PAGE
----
Sixties City presents a wide-ranging series of articles on all aspects of the Sixties, penned by the creator of the iconic 60s music paper  Mersey Beat

Elizabeth Montgomery

Elizabeth Montgomery
Elizabeth was born in Los Angeles on 15th April 1933. Both her parents were actors. Her father Robert featured in more than 50 films and was nominated for Oscars for ‘Night Must Fall’ and ‘Here Comes Mr Jordan.’ She attended private schools in New York and made her first television appearance in ‘Top Secret’. Her father was also on the show and Elizabeth then appeared regularly on ‘The Robert Montgomery Show.’
During her twenties she appeared on numerous shows and series, including ‘Kraft Television Theatre’, ‘Studio One’, ‘Alfred Hitchcock Presents’ and ‘Wagon Train’. For her first Broadway play ‘Late Love’ she received the Theatre World Award and in 1955 featured in the film ‘The Court Martial of Billy Mitchell.’ She narrowly missed being cast opposite Marlon Brando in ‘On The Waterfront.’

Elizabeth was originally married to Frederick Cammann, a New York socialite, but the marriage barely lasted a year. She was 21 when she married the Harvard-educated stage manager of her father’s show. The break-up came because it was alleged that he refused to move to the West Coast with her when she sought a career in Hollywood. Her second marriage was to actor Gig Young, who appeared in 'Kid Galahad.’ She visited him on the set each day and would often talk to Elvis. When Young saw this he flew into a rage and created a scene on the set. Another time he nearly hit her, but Elvis prevented him.

With Young creating rows with Elizabeth on a regular basis, Elvis said, “I was getting so fed up with this guy that I felt like it wasn’t worth finishing the picture, but I did. I would often hear Gig giving Elizabeth some verbal abuse, but I didn’t interfere. I just hope that one day she will come to her senses … personally, I never want to work with Gig Young again.”
During the Sixties Elizabeth was active in numerous major shows, including ‘Burke’s Law’, ‘Rawhide’, ‘77 Sunset Strip’ and ‘The Twilight Zone.’ In the latter she had the role of the last woman on Earth while ‘The Untouchables’ brought her the first of nine Emmy nominations. Her 1963 films included ‘Johnny Cool’, and ‘Who’s Been Sleeping in My Bed.’

Gig Young was engaged to Elaine Strich when he first met Elizabeth in 1956 during her appearance in ‘Siege’, an episode of the TV series ‘Warner Bros Present’, which Young hosted. The two married on 28th December that year. The six year marriage produced no children because Young had had a vasectomy at the age of 25 due to health problems. Young was a chronic alcoholic and the marriage was turbulent. After six years Elizabeth went to Mexico where she was able to arrange a swift divorce and then married director William Asher, whom she’d met during the making of ‘Johnny Cool.’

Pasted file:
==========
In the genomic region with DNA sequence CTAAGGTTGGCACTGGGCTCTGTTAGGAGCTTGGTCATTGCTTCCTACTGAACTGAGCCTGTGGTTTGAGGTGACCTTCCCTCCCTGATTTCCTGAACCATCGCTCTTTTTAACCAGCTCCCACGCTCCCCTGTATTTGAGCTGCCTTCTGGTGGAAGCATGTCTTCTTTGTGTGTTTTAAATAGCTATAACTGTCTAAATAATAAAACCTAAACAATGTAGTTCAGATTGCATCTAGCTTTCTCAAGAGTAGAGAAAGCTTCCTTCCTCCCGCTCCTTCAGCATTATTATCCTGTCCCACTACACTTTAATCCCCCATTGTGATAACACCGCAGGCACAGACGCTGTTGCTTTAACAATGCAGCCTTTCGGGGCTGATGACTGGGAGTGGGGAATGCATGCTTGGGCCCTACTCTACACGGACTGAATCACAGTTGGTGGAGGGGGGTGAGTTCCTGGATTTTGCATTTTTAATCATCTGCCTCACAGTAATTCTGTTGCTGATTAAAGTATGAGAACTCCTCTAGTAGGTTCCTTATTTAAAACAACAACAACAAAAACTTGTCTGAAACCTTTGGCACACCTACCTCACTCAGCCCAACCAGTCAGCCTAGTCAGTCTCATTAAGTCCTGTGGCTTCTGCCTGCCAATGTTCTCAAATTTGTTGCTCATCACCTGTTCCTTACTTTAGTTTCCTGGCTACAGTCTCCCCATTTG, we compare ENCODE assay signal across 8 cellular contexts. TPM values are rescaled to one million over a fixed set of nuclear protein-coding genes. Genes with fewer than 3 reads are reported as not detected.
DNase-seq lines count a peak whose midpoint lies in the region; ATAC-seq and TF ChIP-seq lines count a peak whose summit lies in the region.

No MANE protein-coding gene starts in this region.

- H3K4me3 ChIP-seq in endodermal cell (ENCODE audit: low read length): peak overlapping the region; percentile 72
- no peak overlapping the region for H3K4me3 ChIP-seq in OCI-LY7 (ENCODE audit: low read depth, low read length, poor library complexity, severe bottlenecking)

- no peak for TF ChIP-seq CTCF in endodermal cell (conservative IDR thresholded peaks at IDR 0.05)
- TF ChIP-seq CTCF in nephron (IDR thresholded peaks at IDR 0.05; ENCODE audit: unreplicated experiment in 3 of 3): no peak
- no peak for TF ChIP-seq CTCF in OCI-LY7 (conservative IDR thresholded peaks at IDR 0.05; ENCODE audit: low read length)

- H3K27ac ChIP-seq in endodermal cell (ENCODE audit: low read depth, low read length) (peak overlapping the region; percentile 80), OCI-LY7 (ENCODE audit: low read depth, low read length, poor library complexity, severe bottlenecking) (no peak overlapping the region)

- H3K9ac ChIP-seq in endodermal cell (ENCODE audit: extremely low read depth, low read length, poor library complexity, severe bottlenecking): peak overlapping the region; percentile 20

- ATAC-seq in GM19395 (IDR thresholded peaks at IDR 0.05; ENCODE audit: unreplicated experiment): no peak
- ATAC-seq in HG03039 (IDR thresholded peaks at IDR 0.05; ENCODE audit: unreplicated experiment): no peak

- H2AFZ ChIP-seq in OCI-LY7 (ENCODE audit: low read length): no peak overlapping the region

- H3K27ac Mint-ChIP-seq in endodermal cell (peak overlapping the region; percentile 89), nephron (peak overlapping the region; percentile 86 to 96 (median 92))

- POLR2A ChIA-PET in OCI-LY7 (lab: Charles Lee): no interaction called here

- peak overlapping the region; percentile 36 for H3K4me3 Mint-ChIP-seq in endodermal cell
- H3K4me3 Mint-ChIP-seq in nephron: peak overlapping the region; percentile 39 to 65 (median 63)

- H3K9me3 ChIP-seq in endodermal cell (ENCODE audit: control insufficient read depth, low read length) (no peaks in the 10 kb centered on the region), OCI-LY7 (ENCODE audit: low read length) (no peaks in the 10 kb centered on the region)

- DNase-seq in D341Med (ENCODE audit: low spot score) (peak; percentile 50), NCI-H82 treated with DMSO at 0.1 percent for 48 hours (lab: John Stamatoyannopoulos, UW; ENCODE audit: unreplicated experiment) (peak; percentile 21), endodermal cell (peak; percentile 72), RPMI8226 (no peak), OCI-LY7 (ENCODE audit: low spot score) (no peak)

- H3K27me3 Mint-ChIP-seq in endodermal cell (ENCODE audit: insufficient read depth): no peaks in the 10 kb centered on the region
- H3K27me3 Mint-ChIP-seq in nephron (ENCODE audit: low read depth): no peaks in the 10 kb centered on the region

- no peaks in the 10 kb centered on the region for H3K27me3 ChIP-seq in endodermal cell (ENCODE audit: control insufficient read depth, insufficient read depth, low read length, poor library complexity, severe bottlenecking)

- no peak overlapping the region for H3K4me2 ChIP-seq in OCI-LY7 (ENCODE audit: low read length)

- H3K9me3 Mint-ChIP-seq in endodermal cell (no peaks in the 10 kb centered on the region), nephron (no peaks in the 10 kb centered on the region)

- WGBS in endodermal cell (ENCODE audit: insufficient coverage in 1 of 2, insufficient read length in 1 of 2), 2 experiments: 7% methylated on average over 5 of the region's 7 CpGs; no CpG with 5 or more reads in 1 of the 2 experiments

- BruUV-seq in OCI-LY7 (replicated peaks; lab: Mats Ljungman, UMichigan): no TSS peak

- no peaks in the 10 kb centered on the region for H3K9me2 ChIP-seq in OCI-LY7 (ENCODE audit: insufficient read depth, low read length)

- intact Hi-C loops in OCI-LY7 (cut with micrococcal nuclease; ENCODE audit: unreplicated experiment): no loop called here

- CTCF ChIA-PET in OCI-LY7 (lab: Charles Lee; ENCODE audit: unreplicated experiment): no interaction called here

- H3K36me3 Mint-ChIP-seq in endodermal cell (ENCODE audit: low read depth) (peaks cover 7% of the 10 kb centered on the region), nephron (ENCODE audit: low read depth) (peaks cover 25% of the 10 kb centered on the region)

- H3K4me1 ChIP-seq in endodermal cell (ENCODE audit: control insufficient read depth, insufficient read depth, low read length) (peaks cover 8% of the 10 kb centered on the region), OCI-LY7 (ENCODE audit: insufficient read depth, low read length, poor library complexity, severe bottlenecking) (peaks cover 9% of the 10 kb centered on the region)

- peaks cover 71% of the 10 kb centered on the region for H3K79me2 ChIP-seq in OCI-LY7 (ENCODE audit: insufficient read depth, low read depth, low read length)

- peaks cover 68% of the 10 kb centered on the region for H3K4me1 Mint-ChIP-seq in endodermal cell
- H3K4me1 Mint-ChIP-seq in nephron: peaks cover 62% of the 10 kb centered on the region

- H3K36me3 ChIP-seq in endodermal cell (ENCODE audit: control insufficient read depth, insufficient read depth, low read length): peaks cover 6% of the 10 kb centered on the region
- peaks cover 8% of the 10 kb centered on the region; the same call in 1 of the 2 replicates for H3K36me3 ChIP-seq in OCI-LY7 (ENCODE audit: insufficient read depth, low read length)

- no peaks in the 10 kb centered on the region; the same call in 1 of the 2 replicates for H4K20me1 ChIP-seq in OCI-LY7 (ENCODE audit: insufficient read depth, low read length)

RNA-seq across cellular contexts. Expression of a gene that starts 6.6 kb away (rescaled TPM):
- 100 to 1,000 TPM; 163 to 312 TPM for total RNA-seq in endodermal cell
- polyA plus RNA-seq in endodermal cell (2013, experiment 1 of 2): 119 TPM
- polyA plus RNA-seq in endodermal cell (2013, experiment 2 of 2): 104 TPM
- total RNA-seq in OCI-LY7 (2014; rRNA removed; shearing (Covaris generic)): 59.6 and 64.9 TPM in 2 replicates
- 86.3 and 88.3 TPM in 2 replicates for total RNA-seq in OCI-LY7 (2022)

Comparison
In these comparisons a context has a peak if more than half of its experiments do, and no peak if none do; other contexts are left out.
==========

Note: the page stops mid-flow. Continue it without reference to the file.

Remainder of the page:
It was in 1964, with husband producer William Asher, that she made her debut as a young witch, Samantha Stevens, married to a mortal in ‘Bewitched,’ a popular television series that lasted until 1972. Elizabeth was asked to continue and film a ninth series, but declined. This was possibly due to the fact that, although she and Asher had three children, she fell in love with director Richard Michaels and moved in with him. She’d been having a 12-month clandestine affair with Michaels, a director on the ‘Bewitched’ series, before revealing it, although they broke up after two years.
During her run in ‘Bewitched’ she was awarded four Golden Globes and five Emmys. Elizabeth subsequently appeared in more than two dozen TV movies, receiving Emmy nominations for ‘A Case Of Rape’, ‘The Legend of Lizzie Borden’ and ‘The Awakening Land.’
Her fourth marriage was to actor Robert Foxworth, who she met while filming ‘Mrs Sundance.’ Due to what had happened with her previous marriages, Elizabeth was reluctant to re-marry and the couple lived together for 20 years. They were eventually married on 28th January 1993. In 1995 Elizabeth was diagnosed with colon cancer and died several weeks later on May 18th 1995. She was 62 years old.

Elizabeth Montgomery

Mersey Beat Magazine Bill Harry attended the Liverpool College of Art with Stuart Sutcliffe and John Lennon and made the arrangements for Brian Epstein to visit The Cavern, where he saw The Beatles for the first time. Bill was a member of 'The Dissenters' and the founder and editor of 'Mersey Beat', the iconic weekly music newspaper that documented the early Sixties music scene in the Liverpool area and is possibly best known for being the first periodical to feature a local band called 'The Beatles'. He has worked as a high powered publicist, doing PR for acts such as Suzi Quatro, Free, The Arrows and Hot Chocolate and has managed press campaigns for record labels such as CBS, EMI, Polydor. Bill is the critically acclaimed author of a large number of books about The Beatles and the 60s era including 'The Beatles Who's Who', 'The Best Years of the Beatles' and the Fab Four's 'Encyclopedia' series. He has appeared on 'Good Morning America' and has received a Gold Award from the British Academy of Songwriters, Composers and Authors.

Article Text Bill Harry               Original Graphics SixtiesCity     Other individual owner copyrights may apply to Photographic Images

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